The Prostate has been compared in size and shape to a Spanish chestnut. It is 1¼ inches long, 1½ inches broad, and ¾ inch in antero-posterior depth. Normally it weighs 6 drams, but may be considered to be enlarged when it weighs an ounce and measures 2 inches from side to side. Its base is firmly attached to the base of the bladder, and its apex, directed downwards and forwards, is related to the posterior layer of the triangular ligament and the compressor urethrae muscle. It is situated about ¾ inch below the symphysis pubis, and 1½ to 2 inches from the anus. It is traversed by the urethra, which runs almost vertically through it, with a slight anterior concavity at the junction of its anterior one-third with the posterior two-thirds, and emerges just in front of its apex. The pre-urethral segment-is mainly composed of smooth muscular-tissue, and is separated from the pubis by fatty tissue and its own capsule. The retro -urethral segment presents two lateral lobes not separated superficially, and an upper wedge-shaped portion or so - called middle lobe, which lies immediately beneath, the trigone, and is separated from the underlying lateral lobes by the ejaculatory ducts, which, entering the prostate posteriorly, run downwards, forwards, and inwards, to enter the urethra close together on the summit of the verumontanum, which occupies the posterior wall of the prostatic urethra.

The lateral lobes contain a considerable proportion of glandular tissue. The glands are irregularly arranged, are lined by columnar epithelium, and their ducts pierce the floor of the urethra on either side of the verumontanum. The un-striped muscular tissue is best developed in the cortical portion of the gland, and in that surrounding the urethra. Surrounding the prostate, and particularly occupying a deep sulcus between the base of the bladder and the mass of the gland, is a rich venous plexus, the vesico-prostatic plexus. These veins are tortuous and well supplied with valves, but in cases of prostatic enlargement they frequently become dilated and varicosed, and, indeed, they frequently play a considerable part in rapidly occurring urethral obstruction caused by prostatic enlargement. In addition to its own proper capsule, composed of connective tissue and unstriped muscular fibres, the prostate possesses a tough fibrous capsule, derived from the recto-vesical layer of pelvic fascia, which encloses both the gland and the venous plexus.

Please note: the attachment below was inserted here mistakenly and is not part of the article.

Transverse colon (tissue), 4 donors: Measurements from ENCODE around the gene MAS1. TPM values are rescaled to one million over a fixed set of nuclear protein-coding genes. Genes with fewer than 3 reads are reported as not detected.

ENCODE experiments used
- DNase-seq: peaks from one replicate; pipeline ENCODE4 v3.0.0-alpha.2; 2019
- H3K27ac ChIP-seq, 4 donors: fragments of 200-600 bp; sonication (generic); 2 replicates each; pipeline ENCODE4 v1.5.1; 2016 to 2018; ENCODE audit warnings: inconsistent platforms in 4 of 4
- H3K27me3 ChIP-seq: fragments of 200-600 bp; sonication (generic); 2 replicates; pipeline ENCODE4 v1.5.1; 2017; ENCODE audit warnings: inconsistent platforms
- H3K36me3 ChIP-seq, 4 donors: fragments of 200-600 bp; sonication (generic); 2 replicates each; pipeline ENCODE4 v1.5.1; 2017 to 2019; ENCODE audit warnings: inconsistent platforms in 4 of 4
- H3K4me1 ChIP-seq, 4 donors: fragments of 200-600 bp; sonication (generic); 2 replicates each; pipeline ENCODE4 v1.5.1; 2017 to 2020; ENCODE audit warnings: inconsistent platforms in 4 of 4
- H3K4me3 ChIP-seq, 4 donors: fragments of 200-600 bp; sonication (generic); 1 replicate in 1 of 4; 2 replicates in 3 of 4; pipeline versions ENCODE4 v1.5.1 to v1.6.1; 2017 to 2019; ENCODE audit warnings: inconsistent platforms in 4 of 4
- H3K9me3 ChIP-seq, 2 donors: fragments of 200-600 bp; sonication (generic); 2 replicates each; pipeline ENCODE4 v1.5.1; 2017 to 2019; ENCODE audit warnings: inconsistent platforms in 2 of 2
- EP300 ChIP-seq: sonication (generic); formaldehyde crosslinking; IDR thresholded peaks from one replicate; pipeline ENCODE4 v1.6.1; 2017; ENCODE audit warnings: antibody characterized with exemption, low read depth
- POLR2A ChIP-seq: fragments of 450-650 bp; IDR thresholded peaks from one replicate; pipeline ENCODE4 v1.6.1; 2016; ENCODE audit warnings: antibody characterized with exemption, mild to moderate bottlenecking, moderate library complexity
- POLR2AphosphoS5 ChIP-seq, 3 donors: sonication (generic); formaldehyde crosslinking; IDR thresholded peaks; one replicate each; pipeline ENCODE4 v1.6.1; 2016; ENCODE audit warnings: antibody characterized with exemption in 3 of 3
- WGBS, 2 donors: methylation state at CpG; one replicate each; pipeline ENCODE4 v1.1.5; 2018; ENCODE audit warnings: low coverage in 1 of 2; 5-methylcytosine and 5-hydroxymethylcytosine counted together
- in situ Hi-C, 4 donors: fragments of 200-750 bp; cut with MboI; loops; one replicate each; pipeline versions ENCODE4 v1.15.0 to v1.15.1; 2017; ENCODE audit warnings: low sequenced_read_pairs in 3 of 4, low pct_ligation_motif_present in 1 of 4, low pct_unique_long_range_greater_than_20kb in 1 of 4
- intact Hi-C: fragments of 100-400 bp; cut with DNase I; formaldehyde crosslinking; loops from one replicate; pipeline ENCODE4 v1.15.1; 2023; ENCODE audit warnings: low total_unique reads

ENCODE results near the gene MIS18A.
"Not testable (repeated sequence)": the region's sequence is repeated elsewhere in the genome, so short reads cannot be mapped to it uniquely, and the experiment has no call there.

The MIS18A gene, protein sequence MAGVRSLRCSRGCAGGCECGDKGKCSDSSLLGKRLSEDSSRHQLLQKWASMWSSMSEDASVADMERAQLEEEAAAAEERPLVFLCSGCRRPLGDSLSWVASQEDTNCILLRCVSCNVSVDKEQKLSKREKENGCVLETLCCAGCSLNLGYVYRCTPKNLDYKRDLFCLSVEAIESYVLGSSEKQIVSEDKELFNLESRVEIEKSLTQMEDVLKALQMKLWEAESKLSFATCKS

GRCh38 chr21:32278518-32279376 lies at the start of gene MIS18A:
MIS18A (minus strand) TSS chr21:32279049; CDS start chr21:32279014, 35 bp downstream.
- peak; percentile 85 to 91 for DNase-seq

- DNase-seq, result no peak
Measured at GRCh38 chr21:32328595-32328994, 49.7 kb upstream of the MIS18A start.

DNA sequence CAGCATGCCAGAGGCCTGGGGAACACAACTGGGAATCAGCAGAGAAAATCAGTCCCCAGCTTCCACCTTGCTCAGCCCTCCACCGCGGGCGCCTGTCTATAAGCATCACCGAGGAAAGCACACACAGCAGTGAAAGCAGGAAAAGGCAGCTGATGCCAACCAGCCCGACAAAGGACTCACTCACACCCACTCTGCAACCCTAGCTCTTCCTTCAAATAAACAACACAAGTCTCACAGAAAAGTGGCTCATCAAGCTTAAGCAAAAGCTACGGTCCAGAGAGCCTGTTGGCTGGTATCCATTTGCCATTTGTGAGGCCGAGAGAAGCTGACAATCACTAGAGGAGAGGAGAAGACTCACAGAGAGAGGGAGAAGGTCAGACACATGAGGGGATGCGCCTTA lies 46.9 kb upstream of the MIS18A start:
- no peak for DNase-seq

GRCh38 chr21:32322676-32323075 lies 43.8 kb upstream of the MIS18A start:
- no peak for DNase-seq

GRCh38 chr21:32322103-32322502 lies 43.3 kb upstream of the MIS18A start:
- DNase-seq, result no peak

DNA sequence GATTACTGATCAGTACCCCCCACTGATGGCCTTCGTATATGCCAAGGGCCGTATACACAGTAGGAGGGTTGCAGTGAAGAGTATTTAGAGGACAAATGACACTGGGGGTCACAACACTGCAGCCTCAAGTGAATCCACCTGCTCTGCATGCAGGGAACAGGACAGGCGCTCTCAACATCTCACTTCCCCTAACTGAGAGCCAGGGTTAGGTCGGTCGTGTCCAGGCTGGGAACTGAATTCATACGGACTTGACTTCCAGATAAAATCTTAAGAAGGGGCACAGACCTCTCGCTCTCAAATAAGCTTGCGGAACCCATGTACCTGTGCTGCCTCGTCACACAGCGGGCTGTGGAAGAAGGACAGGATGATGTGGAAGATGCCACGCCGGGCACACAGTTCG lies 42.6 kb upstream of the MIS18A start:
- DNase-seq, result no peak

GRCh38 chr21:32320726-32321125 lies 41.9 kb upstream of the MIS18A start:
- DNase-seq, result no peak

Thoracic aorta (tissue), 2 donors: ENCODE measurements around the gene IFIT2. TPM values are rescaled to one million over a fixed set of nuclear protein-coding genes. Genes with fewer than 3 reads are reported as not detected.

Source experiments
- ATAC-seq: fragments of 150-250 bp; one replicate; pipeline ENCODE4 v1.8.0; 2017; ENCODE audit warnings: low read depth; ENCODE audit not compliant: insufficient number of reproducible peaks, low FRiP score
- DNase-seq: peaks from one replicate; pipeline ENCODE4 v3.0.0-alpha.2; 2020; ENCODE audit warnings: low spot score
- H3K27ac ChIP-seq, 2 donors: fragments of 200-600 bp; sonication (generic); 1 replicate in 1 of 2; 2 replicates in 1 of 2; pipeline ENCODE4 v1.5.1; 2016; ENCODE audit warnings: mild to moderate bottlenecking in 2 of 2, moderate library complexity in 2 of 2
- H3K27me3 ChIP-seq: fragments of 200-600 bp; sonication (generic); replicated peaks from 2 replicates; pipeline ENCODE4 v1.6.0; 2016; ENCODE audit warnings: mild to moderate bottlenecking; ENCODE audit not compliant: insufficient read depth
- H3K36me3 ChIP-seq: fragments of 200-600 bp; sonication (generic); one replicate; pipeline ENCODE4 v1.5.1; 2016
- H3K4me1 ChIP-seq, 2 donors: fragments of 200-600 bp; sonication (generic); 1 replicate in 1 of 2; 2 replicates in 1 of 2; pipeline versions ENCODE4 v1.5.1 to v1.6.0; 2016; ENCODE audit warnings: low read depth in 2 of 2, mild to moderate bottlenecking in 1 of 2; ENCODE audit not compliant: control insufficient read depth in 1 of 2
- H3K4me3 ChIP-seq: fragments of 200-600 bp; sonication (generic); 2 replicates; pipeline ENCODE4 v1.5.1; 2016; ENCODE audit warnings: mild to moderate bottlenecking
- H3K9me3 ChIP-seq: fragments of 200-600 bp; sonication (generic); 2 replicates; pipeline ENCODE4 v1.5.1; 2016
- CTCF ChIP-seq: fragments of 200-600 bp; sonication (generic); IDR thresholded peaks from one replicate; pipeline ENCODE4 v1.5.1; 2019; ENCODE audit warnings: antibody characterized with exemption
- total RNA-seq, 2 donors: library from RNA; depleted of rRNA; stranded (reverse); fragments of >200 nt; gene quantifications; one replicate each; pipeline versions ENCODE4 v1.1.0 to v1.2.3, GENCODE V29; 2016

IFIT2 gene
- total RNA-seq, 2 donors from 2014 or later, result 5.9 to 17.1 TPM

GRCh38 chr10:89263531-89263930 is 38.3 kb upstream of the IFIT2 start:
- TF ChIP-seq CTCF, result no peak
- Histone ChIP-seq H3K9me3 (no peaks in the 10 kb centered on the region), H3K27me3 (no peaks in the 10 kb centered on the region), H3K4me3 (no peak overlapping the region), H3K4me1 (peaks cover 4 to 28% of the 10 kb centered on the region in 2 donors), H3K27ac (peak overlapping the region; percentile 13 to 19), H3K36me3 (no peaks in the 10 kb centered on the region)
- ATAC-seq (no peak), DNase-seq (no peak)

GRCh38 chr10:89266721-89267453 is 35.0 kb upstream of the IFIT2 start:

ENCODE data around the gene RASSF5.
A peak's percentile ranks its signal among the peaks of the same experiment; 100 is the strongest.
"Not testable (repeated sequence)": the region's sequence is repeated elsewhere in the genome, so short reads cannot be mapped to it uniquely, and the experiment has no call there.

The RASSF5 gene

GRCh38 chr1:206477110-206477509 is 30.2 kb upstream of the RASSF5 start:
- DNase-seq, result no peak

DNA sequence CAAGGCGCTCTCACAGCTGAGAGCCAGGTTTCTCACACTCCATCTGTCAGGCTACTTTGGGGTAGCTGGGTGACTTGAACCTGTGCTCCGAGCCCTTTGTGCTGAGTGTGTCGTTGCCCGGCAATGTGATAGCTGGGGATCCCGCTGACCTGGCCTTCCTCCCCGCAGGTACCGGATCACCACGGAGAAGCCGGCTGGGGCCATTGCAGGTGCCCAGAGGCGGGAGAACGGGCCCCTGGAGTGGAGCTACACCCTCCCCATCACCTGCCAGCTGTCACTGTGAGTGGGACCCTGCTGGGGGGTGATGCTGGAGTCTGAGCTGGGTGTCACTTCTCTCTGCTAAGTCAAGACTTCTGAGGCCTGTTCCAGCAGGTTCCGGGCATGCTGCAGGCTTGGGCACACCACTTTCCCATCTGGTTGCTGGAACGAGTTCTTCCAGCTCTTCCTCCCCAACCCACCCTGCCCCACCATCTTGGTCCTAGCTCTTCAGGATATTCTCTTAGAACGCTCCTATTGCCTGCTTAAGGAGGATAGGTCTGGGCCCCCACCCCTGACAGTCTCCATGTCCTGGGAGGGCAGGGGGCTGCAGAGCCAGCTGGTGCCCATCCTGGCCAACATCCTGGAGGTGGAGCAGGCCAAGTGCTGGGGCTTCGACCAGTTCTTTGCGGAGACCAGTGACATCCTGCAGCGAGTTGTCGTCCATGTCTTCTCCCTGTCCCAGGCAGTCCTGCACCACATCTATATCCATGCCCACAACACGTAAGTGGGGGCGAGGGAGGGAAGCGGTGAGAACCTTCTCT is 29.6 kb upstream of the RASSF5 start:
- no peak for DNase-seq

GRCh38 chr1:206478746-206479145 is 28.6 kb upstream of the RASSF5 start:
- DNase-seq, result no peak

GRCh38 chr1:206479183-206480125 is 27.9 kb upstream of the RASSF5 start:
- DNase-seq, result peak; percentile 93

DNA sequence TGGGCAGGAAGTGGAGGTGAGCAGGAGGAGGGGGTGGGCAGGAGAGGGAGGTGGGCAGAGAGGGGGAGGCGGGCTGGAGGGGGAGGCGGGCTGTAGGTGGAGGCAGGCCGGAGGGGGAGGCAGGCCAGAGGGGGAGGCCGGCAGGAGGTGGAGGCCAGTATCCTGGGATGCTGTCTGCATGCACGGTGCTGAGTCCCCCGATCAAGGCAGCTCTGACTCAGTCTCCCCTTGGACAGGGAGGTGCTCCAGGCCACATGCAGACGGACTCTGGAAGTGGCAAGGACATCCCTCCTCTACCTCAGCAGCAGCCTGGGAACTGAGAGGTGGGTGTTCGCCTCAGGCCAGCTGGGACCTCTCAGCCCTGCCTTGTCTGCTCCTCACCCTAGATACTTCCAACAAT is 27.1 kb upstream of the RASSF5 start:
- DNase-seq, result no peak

Prostatitis, or inflammation of the prostate, is generally, when acute, due to urethral infection, frequently gonorrhoea, and may give rise to prostatic abscess, which may be single or multiple. Such abscesses, if untreated, generally burst into the urethra, sometimes into the rectum, and occasionally into both, causing a fistula. They may also discharge into the pelvic cellular tissue and point above Poupart, or even in the perineum, but this is unlikely, as the pubo-prostatic ligaments of the pelvic fascia are dense, and cut off the prostate from the pelvis on the one hand, while the prostatic capsule is continuous with the lower border of the posterior layer of the triangular ligament on the other. Prostatic abscess is acutely painful, owing to this dense encapsulation ; and as the gland derives its nerve-supply from the lower three dorsal (especially the tenth) and upper three sacral segments, the pain may be referred over a wide area, between the tip of the last rib and soles of the feet. The lymphatics pass to glands situated on the pelvic wall between the external and internal iliac vessels. A thrombo-phlebitis may be caused by invasion of the prostatic plexus. Prostatic abscesses may be evacuated by a mesial perineal incision between the bulb and the anus through the skin, cellular tissue, perineal body (a mass of fibrous and fatty tissue), base of the triangular ligament, compressor urethrae, levator ani, prostatic capsule, and gland substance. Chronic inflammatory conditions of the prostate are generally due to tubercle, affecting the vesiculi seminales, testicles, or bladder.